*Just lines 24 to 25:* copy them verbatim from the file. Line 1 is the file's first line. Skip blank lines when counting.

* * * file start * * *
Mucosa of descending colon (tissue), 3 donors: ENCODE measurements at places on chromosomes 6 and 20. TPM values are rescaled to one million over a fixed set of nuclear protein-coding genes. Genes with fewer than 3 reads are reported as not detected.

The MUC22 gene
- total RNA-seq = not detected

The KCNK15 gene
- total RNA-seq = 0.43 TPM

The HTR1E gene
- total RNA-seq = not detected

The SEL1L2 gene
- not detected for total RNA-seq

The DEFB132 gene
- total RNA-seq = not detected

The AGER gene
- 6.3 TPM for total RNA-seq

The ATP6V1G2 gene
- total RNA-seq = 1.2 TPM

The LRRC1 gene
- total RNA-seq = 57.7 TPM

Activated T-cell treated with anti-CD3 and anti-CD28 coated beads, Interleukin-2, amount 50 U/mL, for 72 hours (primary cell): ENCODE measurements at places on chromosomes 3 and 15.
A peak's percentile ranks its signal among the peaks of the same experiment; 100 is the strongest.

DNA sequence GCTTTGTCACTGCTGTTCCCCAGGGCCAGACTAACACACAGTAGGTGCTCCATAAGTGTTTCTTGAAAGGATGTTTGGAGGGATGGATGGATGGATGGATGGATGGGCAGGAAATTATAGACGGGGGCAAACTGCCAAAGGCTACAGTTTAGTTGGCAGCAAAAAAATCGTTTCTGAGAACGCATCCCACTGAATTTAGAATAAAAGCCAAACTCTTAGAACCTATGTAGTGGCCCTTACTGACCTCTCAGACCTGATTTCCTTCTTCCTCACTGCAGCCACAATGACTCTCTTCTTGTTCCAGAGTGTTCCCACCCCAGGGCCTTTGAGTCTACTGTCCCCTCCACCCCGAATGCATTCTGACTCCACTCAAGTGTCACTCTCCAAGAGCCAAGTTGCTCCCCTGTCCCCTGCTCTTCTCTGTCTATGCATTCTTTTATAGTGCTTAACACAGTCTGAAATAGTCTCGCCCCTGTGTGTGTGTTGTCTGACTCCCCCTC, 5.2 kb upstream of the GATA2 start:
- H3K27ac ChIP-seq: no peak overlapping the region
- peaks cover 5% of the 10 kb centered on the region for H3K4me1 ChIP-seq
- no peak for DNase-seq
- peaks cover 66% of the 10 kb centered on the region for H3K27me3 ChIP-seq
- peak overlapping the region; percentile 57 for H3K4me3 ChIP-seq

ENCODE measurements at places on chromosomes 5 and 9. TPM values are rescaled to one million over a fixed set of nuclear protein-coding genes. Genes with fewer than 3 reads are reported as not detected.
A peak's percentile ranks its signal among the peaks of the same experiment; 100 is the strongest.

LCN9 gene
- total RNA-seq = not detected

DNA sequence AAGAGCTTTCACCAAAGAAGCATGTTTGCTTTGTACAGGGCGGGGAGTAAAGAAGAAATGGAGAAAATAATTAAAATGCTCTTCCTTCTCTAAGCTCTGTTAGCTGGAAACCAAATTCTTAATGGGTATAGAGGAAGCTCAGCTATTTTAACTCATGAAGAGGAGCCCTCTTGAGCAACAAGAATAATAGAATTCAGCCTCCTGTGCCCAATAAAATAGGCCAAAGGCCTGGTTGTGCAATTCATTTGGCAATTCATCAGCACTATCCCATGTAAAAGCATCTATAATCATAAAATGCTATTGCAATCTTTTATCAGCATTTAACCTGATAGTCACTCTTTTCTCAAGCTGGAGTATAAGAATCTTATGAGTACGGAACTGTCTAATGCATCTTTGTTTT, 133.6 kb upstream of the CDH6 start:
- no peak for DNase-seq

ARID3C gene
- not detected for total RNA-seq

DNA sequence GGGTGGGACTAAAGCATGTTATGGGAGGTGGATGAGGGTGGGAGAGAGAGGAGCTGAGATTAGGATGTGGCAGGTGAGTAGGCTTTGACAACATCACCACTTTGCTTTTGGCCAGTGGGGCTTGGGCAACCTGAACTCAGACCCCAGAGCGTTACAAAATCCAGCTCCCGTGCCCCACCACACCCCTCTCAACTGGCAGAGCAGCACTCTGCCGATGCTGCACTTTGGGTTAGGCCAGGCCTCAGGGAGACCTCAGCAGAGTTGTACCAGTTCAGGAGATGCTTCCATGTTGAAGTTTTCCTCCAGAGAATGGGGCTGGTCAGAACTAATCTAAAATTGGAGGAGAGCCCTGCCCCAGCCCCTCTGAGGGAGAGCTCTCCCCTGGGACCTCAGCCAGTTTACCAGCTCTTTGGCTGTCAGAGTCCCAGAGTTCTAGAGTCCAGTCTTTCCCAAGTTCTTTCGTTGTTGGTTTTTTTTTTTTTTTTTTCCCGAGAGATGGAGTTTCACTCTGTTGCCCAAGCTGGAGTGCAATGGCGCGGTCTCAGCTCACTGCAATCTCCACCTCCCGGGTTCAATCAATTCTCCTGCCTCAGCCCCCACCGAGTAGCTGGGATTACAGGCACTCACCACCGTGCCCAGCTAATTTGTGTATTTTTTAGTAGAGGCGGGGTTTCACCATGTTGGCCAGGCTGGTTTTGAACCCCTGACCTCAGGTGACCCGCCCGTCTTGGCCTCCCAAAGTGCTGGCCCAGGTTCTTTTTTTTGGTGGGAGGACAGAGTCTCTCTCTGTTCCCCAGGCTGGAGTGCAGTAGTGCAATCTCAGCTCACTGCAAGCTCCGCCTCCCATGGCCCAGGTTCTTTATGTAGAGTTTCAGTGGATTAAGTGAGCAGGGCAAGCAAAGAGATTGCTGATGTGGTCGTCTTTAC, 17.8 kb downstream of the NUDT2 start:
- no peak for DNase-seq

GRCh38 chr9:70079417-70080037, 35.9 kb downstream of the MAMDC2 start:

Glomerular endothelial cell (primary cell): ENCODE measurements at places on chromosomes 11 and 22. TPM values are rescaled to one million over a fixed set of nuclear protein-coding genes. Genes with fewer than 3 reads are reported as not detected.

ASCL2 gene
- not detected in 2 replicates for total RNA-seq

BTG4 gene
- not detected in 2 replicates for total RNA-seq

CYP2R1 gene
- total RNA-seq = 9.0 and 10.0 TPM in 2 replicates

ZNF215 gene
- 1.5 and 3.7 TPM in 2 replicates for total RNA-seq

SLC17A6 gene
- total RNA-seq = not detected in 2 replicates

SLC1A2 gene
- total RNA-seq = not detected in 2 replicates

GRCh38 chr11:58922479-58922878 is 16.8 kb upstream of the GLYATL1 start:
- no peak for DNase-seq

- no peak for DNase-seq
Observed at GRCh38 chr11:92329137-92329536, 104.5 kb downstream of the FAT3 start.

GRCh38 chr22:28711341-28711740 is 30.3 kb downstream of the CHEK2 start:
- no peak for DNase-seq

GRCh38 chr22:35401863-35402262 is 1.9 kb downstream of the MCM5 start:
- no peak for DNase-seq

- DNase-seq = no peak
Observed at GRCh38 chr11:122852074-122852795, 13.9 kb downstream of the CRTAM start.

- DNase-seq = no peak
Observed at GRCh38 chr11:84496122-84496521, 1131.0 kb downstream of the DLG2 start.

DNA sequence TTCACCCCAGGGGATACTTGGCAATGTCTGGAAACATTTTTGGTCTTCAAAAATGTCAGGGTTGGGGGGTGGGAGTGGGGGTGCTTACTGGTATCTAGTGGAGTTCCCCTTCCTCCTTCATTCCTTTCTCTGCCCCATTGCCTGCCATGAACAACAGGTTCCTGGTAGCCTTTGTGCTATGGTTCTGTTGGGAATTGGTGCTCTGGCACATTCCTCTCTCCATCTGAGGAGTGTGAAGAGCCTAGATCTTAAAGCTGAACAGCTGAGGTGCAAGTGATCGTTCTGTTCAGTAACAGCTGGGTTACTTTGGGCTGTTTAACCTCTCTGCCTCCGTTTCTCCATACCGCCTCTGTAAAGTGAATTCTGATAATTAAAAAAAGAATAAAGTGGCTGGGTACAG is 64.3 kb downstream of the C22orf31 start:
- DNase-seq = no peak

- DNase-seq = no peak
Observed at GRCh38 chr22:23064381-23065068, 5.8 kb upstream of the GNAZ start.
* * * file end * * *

- peaks cover 66% of the 10 kb centered on the region for H3K27me3 ChIP-seq
- peak overlapping the region; percentile 57 for H3K4me3 ChIP-seq